Buying Azure through Cloud Solution Providers (CSP)

I just saw Aidan Finn posted his thoughts about buying Azure through Cloud Solution Providers (CSP), and wanted to share my 5 cents on this topic, since I was planning a post about it anyways. While I agree with Aidan most of the time and admire his work, I’m not completely following him here.

As you might know, Microsoft is switching to Azure Resource Manager (ARM) APIs for all Azure services, and not all features are available there yet. If you buy Azure through CSP, you will only get access to ARM, and not the old APIs (Azure Service Management/ASM). There are different opinions about that, and there definetely is cons to it, but I think it was the right decision so we can get rid of ASM.

I for one will not be doing any ASM projects, unless there is an absolute requirement for a feature that isn’t available through ARM, and which cannot be worked around. There is *no* need to invest time and money in infrastructure that you will have to do over quite soon. And it will also save you the migration headaches. Add to that, that ASM is a complete PITA for IaaS.

Aidan specifically mentions a couple of services, that I’d like to add a comment to:

  • Azure Backup – Unless you’re looking for IaaS VM backup, this won’t be an issue. It’s like 2-3 lines of PowerShell to create a backup vault and get the credentials for DPM/MABS/Azure Backup agent. A lot of work is currently put into getting IaaS VM backup ready for ARM too.
  • Azure Site Recovery – This one is not fully implemented. It will be soon though, so unless you can’t wait, I would hang in there and save the time migrating from ASM->ARM later.
  • RemoteApp – Yup, this will be a long wait. If you have other infrastructure parts you need running in Azure, I would deploy them using ARM, and then connect ARM and ASM networks through VPN. That way it’s only RemoteApp running in ASM.
  • Load Balancing – UI is here *soon*, if you really can’t stand doing it with PowerShell, reach out to your Microsoft partners who work with Azure and they should be able to help you.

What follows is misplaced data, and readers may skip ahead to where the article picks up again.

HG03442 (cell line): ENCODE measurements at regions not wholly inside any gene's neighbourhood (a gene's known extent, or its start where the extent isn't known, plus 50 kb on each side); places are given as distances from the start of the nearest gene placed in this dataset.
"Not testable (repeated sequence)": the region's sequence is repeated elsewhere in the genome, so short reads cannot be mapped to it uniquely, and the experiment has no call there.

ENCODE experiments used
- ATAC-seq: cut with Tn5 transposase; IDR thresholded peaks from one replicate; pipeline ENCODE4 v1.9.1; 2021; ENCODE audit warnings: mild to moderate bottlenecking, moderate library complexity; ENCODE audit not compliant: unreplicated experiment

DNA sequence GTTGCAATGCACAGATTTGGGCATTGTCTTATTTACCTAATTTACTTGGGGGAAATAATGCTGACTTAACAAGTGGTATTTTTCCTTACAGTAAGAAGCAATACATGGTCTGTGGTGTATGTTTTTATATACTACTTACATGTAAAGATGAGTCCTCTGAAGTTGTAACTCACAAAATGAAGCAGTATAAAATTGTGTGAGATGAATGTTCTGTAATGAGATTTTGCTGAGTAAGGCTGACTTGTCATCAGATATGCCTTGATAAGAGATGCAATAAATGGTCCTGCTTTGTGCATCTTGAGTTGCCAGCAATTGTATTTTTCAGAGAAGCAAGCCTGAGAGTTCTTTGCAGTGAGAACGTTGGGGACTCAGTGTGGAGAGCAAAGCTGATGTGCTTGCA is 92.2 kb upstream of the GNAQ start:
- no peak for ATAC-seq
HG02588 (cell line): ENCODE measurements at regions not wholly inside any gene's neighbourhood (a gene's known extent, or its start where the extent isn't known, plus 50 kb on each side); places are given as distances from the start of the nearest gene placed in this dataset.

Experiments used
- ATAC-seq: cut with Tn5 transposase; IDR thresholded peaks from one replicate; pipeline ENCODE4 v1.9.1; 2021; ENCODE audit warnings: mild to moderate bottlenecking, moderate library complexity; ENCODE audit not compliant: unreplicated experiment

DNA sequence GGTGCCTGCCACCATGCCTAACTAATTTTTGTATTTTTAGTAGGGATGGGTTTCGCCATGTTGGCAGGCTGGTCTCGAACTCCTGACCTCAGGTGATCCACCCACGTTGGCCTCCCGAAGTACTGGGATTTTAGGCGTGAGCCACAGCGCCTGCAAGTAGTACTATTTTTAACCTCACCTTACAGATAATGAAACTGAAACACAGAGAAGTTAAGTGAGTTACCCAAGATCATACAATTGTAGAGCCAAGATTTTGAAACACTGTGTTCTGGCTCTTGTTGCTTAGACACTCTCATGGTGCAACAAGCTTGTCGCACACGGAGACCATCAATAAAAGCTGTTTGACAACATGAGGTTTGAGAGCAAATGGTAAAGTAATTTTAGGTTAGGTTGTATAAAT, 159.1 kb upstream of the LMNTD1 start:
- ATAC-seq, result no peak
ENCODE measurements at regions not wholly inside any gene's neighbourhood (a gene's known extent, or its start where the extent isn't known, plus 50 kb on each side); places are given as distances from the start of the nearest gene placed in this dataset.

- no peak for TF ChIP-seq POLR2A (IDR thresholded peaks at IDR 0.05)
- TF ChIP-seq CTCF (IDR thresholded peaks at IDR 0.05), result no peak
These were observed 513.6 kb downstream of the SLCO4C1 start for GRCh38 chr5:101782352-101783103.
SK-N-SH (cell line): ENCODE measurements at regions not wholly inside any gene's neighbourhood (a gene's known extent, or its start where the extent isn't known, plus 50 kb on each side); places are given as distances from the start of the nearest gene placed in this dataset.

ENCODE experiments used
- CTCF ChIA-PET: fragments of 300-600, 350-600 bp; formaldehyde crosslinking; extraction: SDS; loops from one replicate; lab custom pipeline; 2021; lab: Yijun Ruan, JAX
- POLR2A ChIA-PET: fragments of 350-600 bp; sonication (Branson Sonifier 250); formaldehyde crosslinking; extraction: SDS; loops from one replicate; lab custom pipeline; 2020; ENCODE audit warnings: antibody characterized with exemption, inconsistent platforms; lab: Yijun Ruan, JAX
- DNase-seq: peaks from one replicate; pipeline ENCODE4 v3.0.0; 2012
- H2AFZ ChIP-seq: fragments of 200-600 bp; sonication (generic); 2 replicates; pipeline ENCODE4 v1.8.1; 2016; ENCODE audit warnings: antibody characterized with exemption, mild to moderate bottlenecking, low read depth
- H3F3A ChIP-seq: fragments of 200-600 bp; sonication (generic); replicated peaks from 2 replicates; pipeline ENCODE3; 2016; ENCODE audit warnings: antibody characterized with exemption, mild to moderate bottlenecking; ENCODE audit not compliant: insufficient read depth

So, of the 4 services, it’s really just RemoteApp which will be a long wait. There is of course more services that aren’t available yet (Azure AD in the new portal, for example), so check before you decide on something. Development in Azure is extremely fast, so just because you checked yesterday, it doesn’t mean it’s not there today. This list is updated regularly: Resource Manager supported services
As I said above, I will recommend you wait for the features to be available, unless there is no way you can do that. I have a couple of upcoming ASR and backup projects with CSPs, and this will not be a showstopper for us.

If you don’t feel comfortable with PowerShell, reach out to the community (Twitter, Reddit, whatever), there is a lot of help to get. If you want help to actually implement it, I would suggest talking to a consultant who works with Azure and knows his/hers way around it. We are out there, and it doesn’t have to be expensive and take weeks. Some CSPs will be able to help you too (well, they will if they listened when I did the training with them Winking smile).

Oh and btw, I do not work for a CSP, I help them getting started though. We have our own EA internally which we have had our… challenges with, but that’s a different story.


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